Holy crap, did I ever want to be Robert Benchley. He wrote witty little essays, starred in witty little short films, had one of the greatest cartoonists of the age draw witty little pictures of him, toured the Walt Disney Studio in The Reluctant Dragon, dressed nattily, and hung out in the Algonquin Round Table. I might have wanted to be Robert Benchley even more than I wanted to be Dorothy Parker. There'd be a lot less wrist-slitting, for one thing.
Anyway, eventually I checked out some of Williams' other work, and it was really something. These scans are from The Gluyas Williams Gallery, a sampling of his illustrations, with the accompanyting text, published in 1957.
Before you click through the cut, however, I have a warning. If you are a cartoonist, prepare to be schooled. You think you have a clean line? You think you have an organic sense of form? Your line is hell of wobbly and your form is organic like a Twizzler, and also your spot blacks need work. Gluyas Williams is about to show you how a real pimp rolls.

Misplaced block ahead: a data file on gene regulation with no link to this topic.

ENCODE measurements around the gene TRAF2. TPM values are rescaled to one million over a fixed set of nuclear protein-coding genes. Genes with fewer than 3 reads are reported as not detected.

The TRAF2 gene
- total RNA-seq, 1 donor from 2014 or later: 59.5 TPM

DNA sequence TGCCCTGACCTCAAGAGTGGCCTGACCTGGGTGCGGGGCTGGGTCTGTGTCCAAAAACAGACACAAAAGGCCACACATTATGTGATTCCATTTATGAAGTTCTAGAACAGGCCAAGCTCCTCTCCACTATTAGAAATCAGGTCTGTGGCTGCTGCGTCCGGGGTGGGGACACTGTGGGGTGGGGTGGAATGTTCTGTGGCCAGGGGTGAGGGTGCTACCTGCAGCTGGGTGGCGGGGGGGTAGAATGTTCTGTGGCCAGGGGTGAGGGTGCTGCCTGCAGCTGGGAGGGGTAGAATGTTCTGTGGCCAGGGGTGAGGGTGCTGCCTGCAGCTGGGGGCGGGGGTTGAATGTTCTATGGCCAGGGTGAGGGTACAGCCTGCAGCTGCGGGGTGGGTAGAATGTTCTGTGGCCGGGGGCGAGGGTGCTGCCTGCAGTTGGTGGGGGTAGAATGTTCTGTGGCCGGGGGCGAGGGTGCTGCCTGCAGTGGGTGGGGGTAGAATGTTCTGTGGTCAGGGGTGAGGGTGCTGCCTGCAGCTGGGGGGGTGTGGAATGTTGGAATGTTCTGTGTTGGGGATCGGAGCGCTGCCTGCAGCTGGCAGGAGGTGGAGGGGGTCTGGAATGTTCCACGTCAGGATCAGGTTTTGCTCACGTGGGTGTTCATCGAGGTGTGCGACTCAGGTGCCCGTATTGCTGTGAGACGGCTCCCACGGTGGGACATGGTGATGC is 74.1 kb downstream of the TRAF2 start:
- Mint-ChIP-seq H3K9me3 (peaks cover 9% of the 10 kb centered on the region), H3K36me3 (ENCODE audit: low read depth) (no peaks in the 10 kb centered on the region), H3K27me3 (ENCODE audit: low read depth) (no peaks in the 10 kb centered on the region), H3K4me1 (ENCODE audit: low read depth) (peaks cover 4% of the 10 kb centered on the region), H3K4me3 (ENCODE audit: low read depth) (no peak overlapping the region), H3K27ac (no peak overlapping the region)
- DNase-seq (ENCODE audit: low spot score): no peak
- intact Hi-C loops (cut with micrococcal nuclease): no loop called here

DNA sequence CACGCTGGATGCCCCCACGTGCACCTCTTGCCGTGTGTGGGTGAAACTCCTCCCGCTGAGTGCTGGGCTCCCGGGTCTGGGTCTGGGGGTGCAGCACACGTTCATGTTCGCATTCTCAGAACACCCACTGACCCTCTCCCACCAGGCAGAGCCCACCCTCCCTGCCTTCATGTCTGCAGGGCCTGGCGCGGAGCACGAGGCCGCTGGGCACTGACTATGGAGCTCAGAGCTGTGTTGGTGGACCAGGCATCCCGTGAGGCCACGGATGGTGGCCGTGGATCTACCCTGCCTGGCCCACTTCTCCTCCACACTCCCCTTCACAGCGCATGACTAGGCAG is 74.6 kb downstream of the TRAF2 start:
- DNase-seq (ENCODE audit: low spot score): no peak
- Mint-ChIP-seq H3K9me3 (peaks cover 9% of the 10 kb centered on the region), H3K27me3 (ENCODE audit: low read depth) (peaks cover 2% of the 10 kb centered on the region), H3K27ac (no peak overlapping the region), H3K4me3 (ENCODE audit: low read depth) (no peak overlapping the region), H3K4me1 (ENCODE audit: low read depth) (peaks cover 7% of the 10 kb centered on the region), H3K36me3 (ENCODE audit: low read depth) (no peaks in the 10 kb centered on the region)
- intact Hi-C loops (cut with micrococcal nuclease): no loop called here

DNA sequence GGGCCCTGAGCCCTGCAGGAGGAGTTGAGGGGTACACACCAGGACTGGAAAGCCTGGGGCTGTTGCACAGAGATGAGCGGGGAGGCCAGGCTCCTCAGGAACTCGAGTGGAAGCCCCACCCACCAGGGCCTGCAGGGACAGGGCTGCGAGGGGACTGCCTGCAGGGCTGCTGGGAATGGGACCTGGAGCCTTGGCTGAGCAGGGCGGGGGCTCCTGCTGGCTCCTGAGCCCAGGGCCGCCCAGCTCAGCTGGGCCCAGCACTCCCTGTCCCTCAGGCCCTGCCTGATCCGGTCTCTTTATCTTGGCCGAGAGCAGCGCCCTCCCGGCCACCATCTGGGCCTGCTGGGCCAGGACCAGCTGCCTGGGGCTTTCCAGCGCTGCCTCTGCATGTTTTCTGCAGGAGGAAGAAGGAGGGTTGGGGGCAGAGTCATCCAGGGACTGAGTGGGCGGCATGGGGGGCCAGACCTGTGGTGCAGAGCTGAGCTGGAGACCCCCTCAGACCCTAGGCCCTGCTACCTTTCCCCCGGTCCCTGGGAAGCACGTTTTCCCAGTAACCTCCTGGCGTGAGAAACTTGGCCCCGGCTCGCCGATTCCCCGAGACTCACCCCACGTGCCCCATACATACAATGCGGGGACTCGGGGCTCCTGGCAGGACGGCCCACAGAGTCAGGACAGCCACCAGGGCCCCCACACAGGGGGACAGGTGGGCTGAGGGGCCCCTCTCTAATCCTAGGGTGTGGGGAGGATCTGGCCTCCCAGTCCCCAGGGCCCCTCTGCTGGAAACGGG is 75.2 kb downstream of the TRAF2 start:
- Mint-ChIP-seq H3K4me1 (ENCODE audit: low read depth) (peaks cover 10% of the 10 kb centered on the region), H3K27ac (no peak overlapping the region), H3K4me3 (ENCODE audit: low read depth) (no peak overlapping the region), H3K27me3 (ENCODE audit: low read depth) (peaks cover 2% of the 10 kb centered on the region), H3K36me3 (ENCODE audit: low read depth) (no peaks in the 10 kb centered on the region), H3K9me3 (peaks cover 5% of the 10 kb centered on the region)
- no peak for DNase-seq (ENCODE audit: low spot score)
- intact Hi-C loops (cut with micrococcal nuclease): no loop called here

These are from The Inner Man, a series of cartoons first published in the New Yorker in 1941.
These are from The Visiting Public, published in the New Yorker in 1947 and 1948.
These are from America's Playgrounds, published in the New Yorker in 1958.
And the piece de resistance: feast your eyes on Williams' rendition of Coney Island, circa nineteen-fifty-awesome:
I'm naming my firstborn Gluyas.